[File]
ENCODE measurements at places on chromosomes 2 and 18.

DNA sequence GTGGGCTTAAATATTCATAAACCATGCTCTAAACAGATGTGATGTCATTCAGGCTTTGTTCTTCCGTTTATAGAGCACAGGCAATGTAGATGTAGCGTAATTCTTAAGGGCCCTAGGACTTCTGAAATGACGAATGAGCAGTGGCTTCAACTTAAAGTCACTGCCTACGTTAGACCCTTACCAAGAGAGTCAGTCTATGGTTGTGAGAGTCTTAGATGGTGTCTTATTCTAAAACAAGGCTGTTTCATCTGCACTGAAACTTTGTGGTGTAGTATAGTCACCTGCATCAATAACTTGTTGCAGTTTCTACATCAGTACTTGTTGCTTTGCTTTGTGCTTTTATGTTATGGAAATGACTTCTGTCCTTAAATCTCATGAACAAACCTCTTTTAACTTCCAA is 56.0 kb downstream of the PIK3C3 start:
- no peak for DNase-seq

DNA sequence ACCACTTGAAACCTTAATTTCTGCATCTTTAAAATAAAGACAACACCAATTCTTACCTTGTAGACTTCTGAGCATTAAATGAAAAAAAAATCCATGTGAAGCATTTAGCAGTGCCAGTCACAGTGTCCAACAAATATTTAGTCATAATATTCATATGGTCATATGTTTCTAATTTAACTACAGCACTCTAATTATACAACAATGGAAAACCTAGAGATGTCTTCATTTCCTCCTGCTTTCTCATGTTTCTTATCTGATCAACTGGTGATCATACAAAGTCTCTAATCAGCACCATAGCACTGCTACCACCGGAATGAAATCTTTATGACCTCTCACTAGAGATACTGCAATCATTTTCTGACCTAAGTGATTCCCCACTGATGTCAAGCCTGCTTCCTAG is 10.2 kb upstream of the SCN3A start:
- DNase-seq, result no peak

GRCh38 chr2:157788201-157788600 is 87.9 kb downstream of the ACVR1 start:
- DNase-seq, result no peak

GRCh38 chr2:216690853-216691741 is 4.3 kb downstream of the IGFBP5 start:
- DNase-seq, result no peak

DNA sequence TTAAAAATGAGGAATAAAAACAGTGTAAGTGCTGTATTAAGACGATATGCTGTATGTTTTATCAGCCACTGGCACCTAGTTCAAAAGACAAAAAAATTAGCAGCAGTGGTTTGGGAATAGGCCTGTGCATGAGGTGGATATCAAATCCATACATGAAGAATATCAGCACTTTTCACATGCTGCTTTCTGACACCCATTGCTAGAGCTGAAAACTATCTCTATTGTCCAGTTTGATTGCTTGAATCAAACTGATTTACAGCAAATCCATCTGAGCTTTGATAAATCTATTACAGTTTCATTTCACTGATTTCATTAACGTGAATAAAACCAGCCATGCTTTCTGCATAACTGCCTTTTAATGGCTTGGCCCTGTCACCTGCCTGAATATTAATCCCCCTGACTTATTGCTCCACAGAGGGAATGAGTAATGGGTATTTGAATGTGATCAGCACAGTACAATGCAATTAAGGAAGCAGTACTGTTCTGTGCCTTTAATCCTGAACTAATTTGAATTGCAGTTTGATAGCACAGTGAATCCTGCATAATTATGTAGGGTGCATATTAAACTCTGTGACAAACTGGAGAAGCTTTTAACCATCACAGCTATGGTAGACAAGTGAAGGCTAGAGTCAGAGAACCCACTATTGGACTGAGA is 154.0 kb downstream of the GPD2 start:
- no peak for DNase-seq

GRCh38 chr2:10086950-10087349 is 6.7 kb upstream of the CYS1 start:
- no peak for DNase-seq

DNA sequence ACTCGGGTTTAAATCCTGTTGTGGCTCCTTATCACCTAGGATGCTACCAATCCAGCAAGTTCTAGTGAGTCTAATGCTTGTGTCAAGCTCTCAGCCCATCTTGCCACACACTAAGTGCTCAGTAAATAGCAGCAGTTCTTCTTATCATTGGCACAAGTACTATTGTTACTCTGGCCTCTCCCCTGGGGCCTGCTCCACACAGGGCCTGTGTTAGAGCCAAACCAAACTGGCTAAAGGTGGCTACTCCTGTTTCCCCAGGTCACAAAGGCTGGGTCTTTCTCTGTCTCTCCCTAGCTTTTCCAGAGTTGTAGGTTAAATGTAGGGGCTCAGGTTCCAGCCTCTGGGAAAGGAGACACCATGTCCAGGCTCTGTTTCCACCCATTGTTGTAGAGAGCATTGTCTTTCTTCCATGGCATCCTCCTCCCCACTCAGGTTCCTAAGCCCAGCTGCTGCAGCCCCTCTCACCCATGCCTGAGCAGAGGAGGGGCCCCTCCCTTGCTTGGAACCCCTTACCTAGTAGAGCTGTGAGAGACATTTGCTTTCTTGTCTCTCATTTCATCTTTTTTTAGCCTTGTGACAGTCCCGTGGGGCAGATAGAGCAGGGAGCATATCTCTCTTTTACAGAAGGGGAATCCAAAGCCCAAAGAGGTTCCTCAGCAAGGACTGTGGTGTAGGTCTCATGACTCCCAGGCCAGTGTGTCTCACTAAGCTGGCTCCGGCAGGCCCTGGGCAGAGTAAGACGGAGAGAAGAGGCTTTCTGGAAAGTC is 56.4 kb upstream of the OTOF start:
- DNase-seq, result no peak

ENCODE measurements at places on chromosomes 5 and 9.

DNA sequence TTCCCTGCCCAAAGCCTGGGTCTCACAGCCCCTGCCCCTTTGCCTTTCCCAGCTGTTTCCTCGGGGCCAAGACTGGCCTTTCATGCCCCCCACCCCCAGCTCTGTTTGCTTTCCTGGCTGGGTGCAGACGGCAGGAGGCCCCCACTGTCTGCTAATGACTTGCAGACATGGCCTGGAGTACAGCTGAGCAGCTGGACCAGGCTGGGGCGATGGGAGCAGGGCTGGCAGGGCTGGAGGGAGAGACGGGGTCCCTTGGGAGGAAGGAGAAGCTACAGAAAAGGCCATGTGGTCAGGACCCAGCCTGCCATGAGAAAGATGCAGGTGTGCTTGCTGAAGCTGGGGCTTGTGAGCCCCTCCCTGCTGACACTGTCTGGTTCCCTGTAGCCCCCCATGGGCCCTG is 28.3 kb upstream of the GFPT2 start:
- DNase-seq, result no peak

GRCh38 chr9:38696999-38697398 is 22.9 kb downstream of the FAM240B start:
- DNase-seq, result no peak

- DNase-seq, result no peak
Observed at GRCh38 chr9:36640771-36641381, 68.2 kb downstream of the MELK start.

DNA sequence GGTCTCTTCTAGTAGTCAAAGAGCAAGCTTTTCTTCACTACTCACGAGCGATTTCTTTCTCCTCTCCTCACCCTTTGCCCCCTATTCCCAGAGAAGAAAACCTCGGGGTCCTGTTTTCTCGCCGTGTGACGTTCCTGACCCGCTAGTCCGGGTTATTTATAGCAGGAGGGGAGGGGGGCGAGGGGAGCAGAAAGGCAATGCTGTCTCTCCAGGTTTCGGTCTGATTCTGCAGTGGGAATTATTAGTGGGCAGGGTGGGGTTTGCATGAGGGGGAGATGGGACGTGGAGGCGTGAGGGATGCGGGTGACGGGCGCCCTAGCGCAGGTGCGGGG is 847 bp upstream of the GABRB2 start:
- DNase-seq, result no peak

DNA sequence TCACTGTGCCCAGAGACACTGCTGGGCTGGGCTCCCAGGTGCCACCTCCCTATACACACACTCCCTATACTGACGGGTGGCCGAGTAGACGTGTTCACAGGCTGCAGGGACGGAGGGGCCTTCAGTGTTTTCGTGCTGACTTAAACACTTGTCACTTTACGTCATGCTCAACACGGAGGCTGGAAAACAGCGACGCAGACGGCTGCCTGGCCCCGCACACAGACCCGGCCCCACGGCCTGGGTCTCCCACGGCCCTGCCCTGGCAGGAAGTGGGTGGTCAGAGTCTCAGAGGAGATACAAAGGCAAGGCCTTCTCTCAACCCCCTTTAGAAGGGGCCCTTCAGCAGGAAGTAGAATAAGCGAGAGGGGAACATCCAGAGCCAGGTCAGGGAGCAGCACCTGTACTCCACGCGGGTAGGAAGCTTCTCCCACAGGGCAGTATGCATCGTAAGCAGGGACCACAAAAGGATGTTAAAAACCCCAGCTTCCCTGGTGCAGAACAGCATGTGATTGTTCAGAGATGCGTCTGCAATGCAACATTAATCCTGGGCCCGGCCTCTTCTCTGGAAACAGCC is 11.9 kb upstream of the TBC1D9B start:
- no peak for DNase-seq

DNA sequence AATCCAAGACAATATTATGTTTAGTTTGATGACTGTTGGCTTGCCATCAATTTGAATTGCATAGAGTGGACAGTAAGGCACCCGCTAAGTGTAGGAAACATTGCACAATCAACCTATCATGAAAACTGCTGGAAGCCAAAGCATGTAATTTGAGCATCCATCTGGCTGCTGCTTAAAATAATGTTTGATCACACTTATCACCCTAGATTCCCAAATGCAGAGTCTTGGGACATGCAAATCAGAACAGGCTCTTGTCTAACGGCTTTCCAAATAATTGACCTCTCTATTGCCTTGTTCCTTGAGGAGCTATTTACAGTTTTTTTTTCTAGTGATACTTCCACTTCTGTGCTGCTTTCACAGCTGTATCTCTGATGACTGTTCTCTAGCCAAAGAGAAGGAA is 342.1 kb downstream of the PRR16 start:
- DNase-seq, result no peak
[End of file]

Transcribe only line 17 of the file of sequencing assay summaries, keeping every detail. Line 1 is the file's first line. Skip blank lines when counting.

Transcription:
DNA sequence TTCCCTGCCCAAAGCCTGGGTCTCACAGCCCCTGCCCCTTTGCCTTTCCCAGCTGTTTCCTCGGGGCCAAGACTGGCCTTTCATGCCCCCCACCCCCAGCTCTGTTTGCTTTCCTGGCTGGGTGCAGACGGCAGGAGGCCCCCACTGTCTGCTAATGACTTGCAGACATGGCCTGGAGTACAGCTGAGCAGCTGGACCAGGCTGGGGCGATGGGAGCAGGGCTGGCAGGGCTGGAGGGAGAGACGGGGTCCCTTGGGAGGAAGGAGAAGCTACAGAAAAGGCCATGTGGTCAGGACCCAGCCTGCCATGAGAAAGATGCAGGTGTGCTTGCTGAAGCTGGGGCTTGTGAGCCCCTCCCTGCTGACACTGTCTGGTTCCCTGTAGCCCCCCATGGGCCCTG is 28.3 kb upstream of the GFPT2 start: